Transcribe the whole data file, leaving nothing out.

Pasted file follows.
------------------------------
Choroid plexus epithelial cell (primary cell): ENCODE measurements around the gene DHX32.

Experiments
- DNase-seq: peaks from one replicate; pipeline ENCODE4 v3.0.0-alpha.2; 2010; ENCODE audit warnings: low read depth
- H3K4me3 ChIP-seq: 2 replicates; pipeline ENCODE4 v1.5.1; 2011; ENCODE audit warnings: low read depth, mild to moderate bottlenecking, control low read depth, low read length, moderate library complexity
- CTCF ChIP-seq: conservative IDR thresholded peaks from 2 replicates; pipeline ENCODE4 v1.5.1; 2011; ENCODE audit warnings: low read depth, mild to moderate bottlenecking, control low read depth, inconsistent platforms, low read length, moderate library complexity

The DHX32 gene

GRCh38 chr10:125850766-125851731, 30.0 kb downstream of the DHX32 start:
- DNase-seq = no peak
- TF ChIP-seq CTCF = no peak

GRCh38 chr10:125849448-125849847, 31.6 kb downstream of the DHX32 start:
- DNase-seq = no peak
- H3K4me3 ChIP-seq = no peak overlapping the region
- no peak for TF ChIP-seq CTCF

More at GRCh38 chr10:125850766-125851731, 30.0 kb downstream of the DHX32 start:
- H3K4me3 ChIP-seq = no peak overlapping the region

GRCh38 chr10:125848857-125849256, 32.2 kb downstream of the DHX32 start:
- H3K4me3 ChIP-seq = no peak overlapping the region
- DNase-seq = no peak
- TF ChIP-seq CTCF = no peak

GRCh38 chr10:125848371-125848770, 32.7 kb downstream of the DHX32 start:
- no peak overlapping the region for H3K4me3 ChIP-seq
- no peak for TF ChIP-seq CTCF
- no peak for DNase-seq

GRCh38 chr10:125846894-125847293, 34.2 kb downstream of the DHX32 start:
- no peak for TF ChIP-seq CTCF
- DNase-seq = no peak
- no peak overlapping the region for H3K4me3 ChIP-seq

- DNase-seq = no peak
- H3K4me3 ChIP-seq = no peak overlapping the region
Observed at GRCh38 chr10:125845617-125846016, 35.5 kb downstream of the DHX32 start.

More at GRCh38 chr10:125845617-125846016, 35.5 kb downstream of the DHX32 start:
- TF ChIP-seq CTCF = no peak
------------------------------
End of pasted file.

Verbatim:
Choroid plexus epithelial cell (primary cell): ENCODE measurements around the gene DHX32.

Experiments
- DNase-seq: peaks from one replicate; pipeline ENCODE4 v3.0.0-alpha.2; 2010; ENCODE audit warnings: low read depth
- H3K4me3 ChIP-seq: 2 replicates; pipeline ENCODE4 v1.5.1; 2011; ENCODE audit warnings: low read depth, mild to moderate bottlenecking, control low read depth, low read length, moderate library complexity
- CTCF ChIP-seq: conservative IDR thresholded peaks from 2 replicates; pipeline ENCODE4 v1.5.1; 2011; ENCODE audit warnings: low read depth, mild to moderate bottlenecking, control low read depth, inconsistent platforms, low read length, moderate library complexity

The DHX32 gene

GRCh38 chr10:125850766-125851731, 30.0 kb downstream of the DHX32 start:
- DNase-seq = no peak
- TF ChIP-seq CTCF = no peak

GRCh38 chr10:125849448-125849847, 31.6 kb downstream of the DHX32 start:
- DNase-seq = no peak
- H3K4me3 ChIP-seq = no peak overlapping the region
- no peak for TF ChIP-seq CTCF

More at GRCh38 chr10:125850766-125851731, 30.0 kb downstream of the DHX32 start:
- H3K4me3 ChIP-seq = no peak overlapping the region

GRCh38 chr10:125848857-125849256, 32.2 kb downstream of the DHX32 start:
- H3K4me3 ChIP-seq = no peak overlapping the region
- DNase-seq = no peak
- TF ChIP-seq CTCF = no peak

GRCh38 chr10:125848371-125848770, 32.7 kb downstream of the DHX32 start:
- no peak overlapping the region for H3K4me3 ChIP-seq
- no peak for TF ChIP-seq CTCF
- no peak for DNase-seq

GRCh38 chr10:125846894-125847293, 34.2 kb downstream of the DHX32 start:
- no peak for TF ChIP-seq CTCF
- DNase-seq = no peak
- no peak overlapping the region for H3K4me3 ChIP-seq

- DNase-seq = no peak
- H3K4me3 ChIP-seq = no peak overlapping the region
Observed at GRCh38 chr10:125845617-125846016, 35.5 kb downstream of the DHX32 start.

More at GRCh38 chr10:125845617-125846016, 35.5 kb downstream of the DHX32 start:
- TF ChIP-seq CTCF = no peak